Originally Posted by netwit View Post
But they don't have to settle in Manitoba - almost every other place in Canada is warmer than Manitoba.
It seems that at least some of them are ending up there through the Provincial Nominee Program, so they are being steered there by the Government of Manitoba. When you're hungry, you're motivated, and if you're hungry enough and Manitoba comes a-knockin', you answer the door.
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Old 05-07-2018, 11:16 AM
 
Location: British Columbia ♥ 🍁 ♥
7,217 posts, read 6,572,923 times
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Quote:
Originally Posted by Acajack View Post
You can probably trace it back to a family or a couple of families who came to the city, who incited relatives and friends to come, and then it just mushroomed from there.

The Lebanese and Portuguese communities in the Ottawa-Gatineau area grew like this as well.

Likewise the Portuguese and Swedish communities in northern coastal and mid-province BC grew like that too in the 1940's. And the Sikh communities in southern coastal BC starting before the 1920's.


.
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Old 05-07-2018, 11:24 AM
 
Location: Gatineau, Québec
21,937 posts, read 27,332,488 times
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Quote:
Originally Posted by QuebecOpec View Post

Strangely, Québec City now itself has become a unique city within Canada. Unique, because it is the only city without mass migration. Since all other major Canadian cities have become so diverse, they aren't special anymore.

In its case, it might just be a question of time, though.
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Old 05-07-2018, 11:29 AM
 
Location: Canada
3,899 posts, read 2,725,320 times
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Quote:
Originally Posted by maclock View Post
It seems that at least some of them are ending up there through the Provincial Nominee Program, so they are being steered there by the Government of Manitoba. When you're hungry, you're motivated, and if you're hungry enough and Manitoba comes a-knockin', you answer the door.
I think the reason is connections. The relatively low cost of housing probably helps. From the Manitoba Nominee Program:

Quote:
The Manitoba Skilled Worker overseas category uses a points-based system to assess candidates, who may be outside of Canada. Applications are accepted from qualified skilled workers who can demonstrate a strong connection to the province through family or friends (Manitoba Support), past education or employment (Manitoba Experience), or by invitation of the MPNP (Manitoba Invitation), and who score a minimum of 60 points according to five eligibility factors: age, language proficiency, work experience, education and adaptability.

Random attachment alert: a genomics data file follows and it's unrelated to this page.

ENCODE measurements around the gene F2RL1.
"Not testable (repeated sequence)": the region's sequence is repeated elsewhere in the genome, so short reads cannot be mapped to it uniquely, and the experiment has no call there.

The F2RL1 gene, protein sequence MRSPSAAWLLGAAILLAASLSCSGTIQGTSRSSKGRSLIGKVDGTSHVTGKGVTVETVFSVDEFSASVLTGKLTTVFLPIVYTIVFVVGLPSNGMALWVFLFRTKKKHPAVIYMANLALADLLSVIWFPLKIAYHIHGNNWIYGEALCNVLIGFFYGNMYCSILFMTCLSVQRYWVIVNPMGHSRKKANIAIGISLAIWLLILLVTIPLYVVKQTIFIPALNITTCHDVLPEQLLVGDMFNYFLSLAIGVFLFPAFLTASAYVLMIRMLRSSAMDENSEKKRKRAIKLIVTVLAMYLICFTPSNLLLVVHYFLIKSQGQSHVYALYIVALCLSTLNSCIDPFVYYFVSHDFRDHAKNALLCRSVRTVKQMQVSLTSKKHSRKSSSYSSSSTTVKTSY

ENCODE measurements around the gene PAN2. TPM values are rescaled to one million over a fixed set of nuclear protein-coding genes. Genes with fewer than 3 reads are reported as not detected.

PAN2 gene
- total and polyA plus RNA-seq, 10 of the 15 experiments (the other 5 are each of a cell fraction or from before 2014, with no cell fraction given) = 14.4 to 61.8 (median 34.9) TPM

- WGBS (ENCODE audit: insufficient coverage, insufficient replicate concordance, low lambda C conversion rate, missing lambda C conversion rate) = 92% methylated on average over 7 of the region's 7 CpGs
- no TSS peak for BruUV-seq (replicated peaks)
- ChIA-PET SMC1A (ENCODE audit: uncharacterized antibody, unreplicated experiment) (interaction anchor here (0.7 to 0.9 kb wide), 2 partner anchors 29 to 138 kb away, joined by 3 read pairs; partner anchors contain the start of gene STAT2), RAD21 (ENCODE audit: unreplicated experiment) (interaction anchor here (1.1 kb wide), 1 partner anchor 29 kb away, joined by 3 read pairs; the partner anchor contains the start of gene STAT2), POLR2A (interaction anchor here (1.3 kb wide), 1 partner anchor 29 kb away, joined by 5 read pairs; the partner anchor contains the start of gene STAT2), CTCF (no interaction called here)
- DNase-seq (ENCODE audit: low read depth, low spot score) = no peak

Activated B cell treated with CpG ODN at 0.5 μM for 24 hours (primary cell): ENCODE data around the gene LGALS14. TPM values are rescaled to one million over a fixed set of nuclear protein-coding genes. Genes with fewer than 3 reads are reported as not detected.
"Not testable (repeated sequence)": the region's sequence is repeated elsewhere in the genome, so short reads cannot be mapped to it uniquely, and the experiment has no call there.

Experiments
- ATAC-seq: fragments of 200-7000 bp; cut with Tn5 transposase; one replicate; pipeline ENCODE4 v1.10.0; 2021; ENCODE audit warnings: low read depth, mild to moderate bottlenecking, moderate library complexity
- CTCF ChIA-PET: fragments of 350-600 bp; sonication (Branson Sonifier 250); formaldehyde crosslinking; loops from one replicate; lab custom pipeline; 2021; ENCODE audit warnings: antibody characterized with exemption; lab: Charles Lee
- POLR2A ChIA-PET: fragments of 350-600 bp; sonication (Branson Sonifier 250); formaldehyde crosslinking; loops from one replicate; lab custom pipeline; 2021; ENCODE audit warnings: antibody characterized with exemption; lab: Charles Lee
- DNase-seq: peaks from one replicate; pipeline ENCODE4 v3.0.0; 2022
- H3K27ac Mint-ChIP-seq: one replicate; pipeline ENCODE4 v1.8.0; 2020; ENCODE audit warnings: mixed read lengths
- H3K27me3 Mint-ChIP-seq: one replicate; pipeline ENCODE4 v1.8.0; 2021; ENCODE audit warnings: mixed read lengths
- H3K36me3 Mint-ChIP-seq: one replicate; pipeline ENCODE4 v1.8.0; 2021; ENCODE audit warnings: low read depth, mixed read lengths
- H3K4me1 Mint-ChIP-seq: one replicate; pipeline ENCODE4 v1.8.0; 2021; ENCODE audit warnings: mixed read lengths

https://www.canadavisa.com/manitoba-...e-program.html

My guess is that Latin Americans in general are less likely to meet the criteria, particularly Manitoba Support and English language proficiency.
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Old 05-07-2018, 11:35 AM
 
Location: Canada
4,811 posts, read 4,434,812 times
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Quote:
Originally Posted by Acajack View Post
Likewise, we could say that Winnipeg is the most Filipino city in Canada, even though Toronto has five times as many Filipinos. (Vancouver may have more than Winnipeg as well.)
Oh for sure. There can be no debating this, Winnipeg is Filipino central.



Quote:
Originally Posted by Acajack View Post


Not sure about "socialism" (extreme or otherwise). I guess it depends on the person but Latin America is one of the world's most socialist, collectivist regions, even today.
Politics can be major division among some Latin Americans. Specially for those of us that come from countries where there was/is a lot of political violence. Some one on here once accused me of being the type of immigrant that only sticks to their own kind. Nothing could be further from the truth. I actually feel uncomfortable even apprehensive around people of my own nationality until I know what side of the political divide they are on. Very few I have met are on my side of things. When there has been violence and blood shed, sometimes it is hard to put these things aside. Religion can be another big issue. A lot of Latino evangelicals and Catholics utterly despise each other, lol.


Class is another big one. Latinos that were middle class or well off probably wont mingle with poorer Latinos. People tend to stay within their own social class even here.
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Old 05-07-2018, 11:43 AM
 
Location: Gatineau, Québec
21,937 posts, read 27,332,488 times
Reputation: 8602
Quote:
Originally Posted by maclock View Post
It seems that at least some of them are ending up there through the Provincial Nominee Program, so they are being steered there by the Government of Manitoba. When you're hungry, you're motivated, and if you're hungry enough and Manitoba comes a-knockin', you answer the door.
I think the program has definitely increased the numbers, but Filipinos were in Winnipeg for many decades before the program began in 1999. They were there in the 50s and 60s, and Winnipeg apparently was the first Canadian city to have a Filipino community, and most of them who were in Canada were in Manitoba in those decades and even into the 70s. From what I've read...